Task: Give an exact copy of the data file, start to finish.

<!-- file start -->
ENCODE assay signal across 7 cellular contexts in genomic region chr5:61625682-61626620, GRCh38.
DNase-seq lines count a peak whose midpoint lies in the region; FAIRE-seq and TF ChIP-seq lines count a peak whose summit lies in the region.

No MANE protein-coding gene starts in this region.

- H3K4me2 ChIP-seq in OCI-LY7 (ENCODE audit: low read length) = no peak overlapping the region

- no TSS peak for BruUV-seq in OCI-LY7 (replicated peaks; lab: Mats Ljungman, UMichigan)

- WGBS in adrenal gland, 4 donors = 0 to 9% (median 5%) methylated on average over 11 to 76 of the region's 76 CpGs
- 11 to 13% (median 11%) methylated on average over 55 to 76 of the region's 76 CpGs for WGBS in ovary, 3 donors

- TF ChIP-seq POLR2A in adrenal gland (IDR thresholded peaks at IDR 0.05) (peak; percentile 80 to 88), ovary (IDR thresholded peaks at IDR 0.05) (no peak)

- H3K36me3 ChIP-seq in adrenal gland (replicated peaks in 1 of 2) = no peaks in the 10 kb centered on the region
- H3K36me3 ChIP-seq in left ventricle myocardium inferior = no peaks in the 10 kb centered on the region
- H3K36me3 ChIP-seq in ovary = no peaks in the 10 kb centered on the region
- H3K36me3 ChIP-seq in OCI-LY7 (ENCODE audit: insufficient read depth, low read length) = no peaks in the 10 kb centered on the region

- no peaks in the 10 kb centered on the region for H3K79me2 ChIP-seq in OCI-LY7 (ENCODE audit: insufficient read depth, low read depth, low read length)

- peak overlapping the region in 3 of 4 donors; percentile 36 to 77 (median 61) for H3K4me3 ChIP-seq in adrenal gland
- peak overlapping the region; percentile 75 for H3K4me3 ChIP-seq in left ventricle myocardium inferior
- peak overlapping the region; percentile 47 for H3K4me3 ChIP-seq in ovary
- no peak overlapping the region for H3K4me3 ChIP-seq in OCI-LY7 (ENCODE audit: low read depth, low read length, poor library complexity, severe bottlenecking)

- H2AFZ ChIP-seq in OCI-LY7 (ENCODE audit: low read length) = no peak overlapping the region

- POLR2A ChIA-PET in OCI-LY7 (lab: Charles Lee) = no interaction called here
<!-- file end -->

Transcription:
ENCODE assay signal across 7 cellular contexts in genomic region chr5:61625682-61626620, GRCh38.
DNase-seq lines count a peak whose midpoint lies in the region; FAIRE-seq and TF ChIP-seq lines count a peak whose summit lies in the region.

No MANE protein-coding gene starts in this region.

- H3K4me2 ChIP-seq in OCI-LY7 (ENCODE audit: low read length) = no peak overlapping the region

- no TSS peak for BruUV-seq in OCI-LY7 (replicated peaks; lab: Mats Ljungman, UMichigan)

- WGBS in adrenal gland, 4 donors = 0 to 9% (median 5%) methylated on average over 11 to 76 of the region's 76 CpGs
- 11 to 13% (median 11%) methylated on average over 55 to 76 of the region's 76 CpGs for WGBS in ovary, 3 donors

- TF ChIP-seq POLR2A in adrenal gland (IDR thresholded peaks at IDR 0.05) (peak; percentile 80 to 88), ovary (IDR thresholded peaks at IDR 0.05) (no peak)

- H3K36me3 ChIP-seq in adrenal gland (replicated peaks in 1 of 2) = no peaks in the 10 kb centered on the region
- H3K36me3 ChIP-seq in left ventricle myocardium inferior = no peaks in the 10 kb centered on the region
- H3K36me3 ChIP-seq in ovary = no peaks in the 10 kb centered on the region
- H3K36me3 ChIP-seq in OCI-LY7 (ENCODE audit: insufficient read depth, low read length) = no peaks in the 10 kb centered on the region

- no peaks in the 10 kb centered on the region for H3K79me2 ChIP-seq in OCI-LY7 (ENCODE audit: insufficient read depth, low read depth, low read length)

- peak overlapping the region in 3 of 4 donors; percentile 36 to 77 (median 61) for H3K4me3 ChIP-seq in adrenal gland
- peak overlapping the region; percentile 75 for H3K4me3 ChIP-seq in left ventricle myocardium inferior
- peak overlapping the region; percentile 47 for H3K4me3 ChIP-seq in ovary
- no peak overlapping the region for H3K4me3 ChIP-seq in OCI-LY7 (ENCODE audit: low read depth, low read length, poor library complexity, severe bottlenecking)

- H2AFZ ChIP-seq in OCI-LY7 (ENCODE audit: low read length) = no peak overlapping the region

- POLR2A ChIA-PET in OCI-LY7 (lab: Charles Lee) = no interaction called here